It was this set of intellectual currents that were emerging at the exact time that I was asked to take on the editorship of Gastronomica. When the directors of the University of California Press asked me what I thought were the most interesting directions in food scholarship, this is the set of conversations and debates that I identified. This excited the UCP community, and the directors explicitly charged me with the responsibility of not simply catching this new wave, but getting in front of it, riding it, and seeing if I could bring others along for the ride. To invoke a concept familiar to Northern Californians, I was given the task of surfing the Mavericks of the food studies world, catching the edge and navigating through the exhilaratingly unruly waters of scholarship and a field in formation.

But this was not a task that I could accomplish alone. It took a village of creative, playful, bold, risk-taking intellectual leaders. And I believe that this village—members of the editorial board, authors, reviewers, and readers collectively—have done this. Over the past several years, “critical food studies” has gone from being the subtitle of the journal to a recognized concept that appears in conference titles, publication titles, job postings, and research agendas around the world. That does not mean that we have conquered food studies or minimized it or made it easier. Nor does it mean that there is any singular notion of what “critical food studies” is or might be. Rather, collectively in this journal, we have explored a new set of waves and opened up possibilities for exploring further and deeper. I am proud to have been part of this process. But more importantly, I have been extraordinarily proud of all of the people who have joined me for this ride, pulling all of us forward: my authors, reviewers, editorial board members, and even the skeptics whose feedback has helped sharpen ideas and approaches.

As is probably evident, I consider myself very fortunate to have worked with so many smart, thoughtful, insightful, and generous people at all stages of the editorial process. To them I owe many debts and much gratitude. I cannot thank them all, but I would like to recognize some of the folks with whom I have interacted the most.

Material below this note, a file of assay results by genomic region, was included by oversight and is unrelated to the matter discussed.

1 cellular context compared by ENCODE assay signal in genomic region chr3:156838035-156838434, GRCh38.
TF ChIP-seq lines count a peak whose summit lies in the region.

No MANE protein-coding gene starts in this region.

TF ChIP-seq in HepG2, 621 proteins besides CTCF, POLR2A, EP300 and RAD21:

First, I could not have done this without the incredible staff who have worked behind the scenes to build, maintain, and now pass on the journal. I have had two fantastic managing editors, Carla Takaki Richardson and Rebecca Feinberg, who have manned the front lines and back alleys of the journal to facilitate all of the hidden processes through which submissions come in, go out for review, receive feedback, and move along the editorial pipeline from unfinished manuscript to copyediting, art editing, composition, proofing, legal contracts, and publication. Both Carla and Rebecca have also humanized the process for contributors, reviewers, editorial board members, the production team, and readers, with their good humor and diplomacy. Carla and Rebecca have been supported by several graduate student editorial assistants, who have overseen the journal’s book reviews and social media presence, as well as completing many other tasks ranging from opening random cartons of books that appear in the mail to checking that proofing errors have been corrected. I thank Stephanie Chan, Stephanie McCallum, Monica Mikhail, and Brian Walter. I am also grateful for the assistance of several undergraduate students who have served as editorial interns: Emma McDonell, Omar Lopez, Liz Smith, Emily Walden, and Egypt Claxton.

One of my greatest moments of luck was when Paul Tyler came on board as our copy editor. Paul is, hands down, the best copy editor I have ever encountered, not simply because of his technical wizardry, but because of his extensive knowledge of everything, which allows him to help authors (and me) convey their ideas as accurately and persuasively as possible. In addition, Gastronomica has been supported by several extraordinarily talented art editors who have ensured not only that the images that accompany texts are high quality, but also that they tell stories of their own. Many, many thanks to Rachel Walther, Patty Mon, and Mary Demery.